(5) If there’s a key lesson I’m taking away from this is that you simply can’t operate in synchronicity if all you hear is the sound of your own “demons”, aspirations, fears, etc. Synchronicity seems to require, no demands, that a radical amount of attention be paid to what’s happening around you without losing the rhythm of your own unique contribution. Reminds me of when I was (unsuccessfully) learning to play the drums back in high school and how I struggled to achieve synchronous performance of my respective limbs that had to produce a single, coherent rhythm and beat while individually doing different things - for the life of me my right hand could not maintain the required tap-tap-tap tempo on the hi-hat and leave my right leg to do its doof-doof-doof on the bass drum at its own tempo; the hand-kept synchronising to the beat of the bass drum. My conundrum (excuse the pun) seems to suggest that it’s not so much synchronous input (doing the same thing/uniformity) that is required, but rather synchronous output (different things done in lockstep to one another).
(6) On the question of legacy - given the context then and the context now the case study did raise a question in my mind about one’s own legacy vs the broader legacy that one aligns oneself to. By being at the Olympics in Nazi Germany it can be argued that the American team served and perhaps somewhat enabled Hitler’s agenda irrespective of what it meant for their own individual legacies. The video said that Hitler was using the Olympics to project a certain propaganda out in the world. We live in a world where present-day injustices are being highlighted and confronted in increasingly forceful ways. Is it enough for me to keep my head down and focus on my individual legacy or should I be paying greater attention to how my pursuit of legacy is perhaps nested in a broader legacy that I may be further reinforcing? If, for instance, I want my legacy to be that I led a 10X company does it matter that I pursue and achieve that goal with a team made up entirely of men? Achieving my personal legacy on the one hand yet reinforcing a broader negative legacy on the other. This didn’t come up in the story and the boys seem to have gone down in history as heroes so does it/should it matter?
(7) Interesting question raised for me on the tension between sentiment and pragmatism when they insisted on having a sick team member on the boat. It makes for great, inspiring and rousing sentiment that the guys were not willing to leave one of their own behind; that they were prepared to drag him along across the finish line - that’s the kind of stuff that legendary quotes are made of indeed. Pragmatically, though, it does raise the question for me as a leader whether it is a good leadership call to carry “dead weight” as it were into a high-stakes scenario for the sake of sentiment. They won in the end and so it becomes a non-issue; yet had they lost how would that call been read? To distill principle out of anecdote that particular heuristic needs to hold regardless of the outcome and so it raises two key questions for me to reflect on : (a) would it have still been a good call if they had lost? and (b) is it regarded as a good call because they won as a result of it or is it regarded as a good call because things worked out in the end? From what was shared in the story the decision was based on sentimental considerations rather than practical ones from what I could gather. Beyond just being interesting catalysts for thought-experimentation these questions do have practical implications, especially at a time such as what we are going through economically where decisions have to be made on retrenching people for instance;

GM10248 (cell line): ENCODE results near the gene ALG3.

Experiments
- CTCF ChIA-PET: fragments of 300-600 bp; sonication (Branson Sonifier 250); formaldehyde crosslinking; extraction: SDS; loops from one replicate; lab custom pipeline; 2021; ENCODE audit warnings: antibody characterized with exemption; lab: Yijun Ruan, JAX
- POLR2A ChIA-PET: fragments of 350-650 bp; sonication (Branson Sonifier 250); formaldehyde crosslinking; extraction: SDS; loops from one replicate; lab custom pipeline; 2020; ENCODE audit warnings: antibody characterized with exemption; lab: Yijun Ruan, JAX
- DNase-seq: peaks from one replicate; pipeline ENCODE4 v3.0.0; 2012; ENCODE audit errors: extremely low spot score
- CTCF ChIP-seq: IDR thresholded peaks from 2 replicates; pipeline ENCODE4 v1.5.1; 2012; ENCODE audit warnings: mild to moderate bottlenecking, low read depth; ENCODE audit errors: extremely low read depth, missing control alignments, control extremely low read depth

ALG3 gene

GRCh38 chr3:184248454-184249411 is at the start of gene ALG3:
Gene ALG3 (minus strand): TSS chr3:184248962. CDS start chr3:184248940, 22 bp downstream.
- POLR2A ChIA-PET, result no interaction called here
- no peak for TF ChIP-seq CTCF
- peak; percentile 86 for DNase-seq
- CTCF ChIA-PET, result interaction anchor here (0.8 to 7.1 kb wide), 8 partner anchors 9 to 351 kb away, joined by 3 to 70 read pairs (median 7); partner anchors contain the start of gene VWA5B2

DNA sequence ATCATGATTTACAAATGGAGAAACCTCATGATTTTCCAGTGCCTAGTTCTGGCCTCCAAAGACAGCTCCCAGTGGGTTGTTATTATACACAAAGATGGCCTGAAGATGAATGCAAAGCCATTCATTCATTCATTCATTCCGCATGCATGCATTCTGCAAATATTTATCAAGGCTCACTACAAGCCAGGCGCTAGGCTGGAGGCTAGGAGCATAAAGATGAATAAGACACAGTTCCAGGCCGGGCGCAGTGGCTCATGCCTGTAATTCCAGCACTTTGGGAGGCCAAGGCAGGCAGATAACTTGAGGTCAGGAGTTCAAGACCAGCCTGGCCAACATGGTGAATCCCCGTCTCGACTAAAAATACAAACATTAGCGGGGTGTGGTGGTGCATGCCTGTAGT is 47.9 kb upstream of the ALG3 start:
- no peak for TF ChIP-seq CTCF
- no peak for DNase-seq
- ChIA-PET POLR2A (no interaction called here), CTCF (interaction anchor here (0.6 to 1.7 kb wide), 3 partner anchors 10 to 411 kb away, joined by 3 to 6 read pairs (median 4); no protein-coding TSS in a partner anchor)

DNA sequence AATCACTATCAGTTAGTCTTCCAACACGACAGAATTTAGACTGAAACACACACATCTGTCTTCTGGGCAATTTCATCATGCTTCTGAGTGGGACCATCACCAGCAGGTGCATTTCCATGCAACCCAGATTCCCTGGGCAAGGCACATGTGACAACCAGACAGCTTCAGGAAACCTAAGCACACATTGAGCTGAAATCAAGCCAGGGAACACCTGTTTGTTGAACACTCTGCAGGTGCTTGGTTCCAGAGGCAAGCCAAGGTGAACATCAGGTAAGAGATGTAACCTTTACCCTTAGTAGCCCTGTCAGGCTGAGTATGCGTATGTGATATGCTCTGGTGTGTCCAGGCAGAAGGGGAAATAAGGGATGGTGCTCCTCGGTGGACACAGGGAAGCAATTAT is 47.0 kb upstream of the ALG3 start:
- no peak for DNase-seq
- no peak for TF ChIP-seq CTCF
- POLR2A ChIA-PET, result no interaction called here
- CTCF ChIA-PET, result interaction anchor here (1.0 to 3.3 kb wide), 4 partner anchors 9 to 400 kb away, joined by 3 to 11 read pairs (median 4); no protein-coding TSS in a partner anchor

(8) We were asked to reflect, in our groups, on our own experiences of turning adversity into triumph in our lives. That brought the Serenity Prayer to mind for me because though; I can’t really say I’ve turned the adversity of the COVID-19 challenge into a triumph of Olympic gold medal proportions, what I have managed to do (forced to do rather than out of any particular wisdom on my part) is made a study of suffering - not trying to avoid, fight or ameliorate it but just to sit in it a bit and study it, confront it and meet the stranger within who is probably out of practice when it comes to suffering at the depths that this season has required. The lemonade I’ve been able to squeeze out of the lemon has simply been to internalise the principles of the serenity prayer and doing less stressing over things I have no control over and pushing through the pain on things I do have control over, even if they are hard to do and achieve success in nonetheless.
God grant me the serenity to accept the things I cannot change; courage to change the things I can; and wisdom to know the difference.Living one day at a time; enjoying one moment at a time; accepting hardships as the pathway to peace; Taking, as He did, this sinful world as it is, not as I would have it; trusting that He will make all things right if I surrender to His Will; That I may be reasonably happy in this life and supremely happy with Him forever in the next. Amen. Reinhold Niebuhr (1892-1971)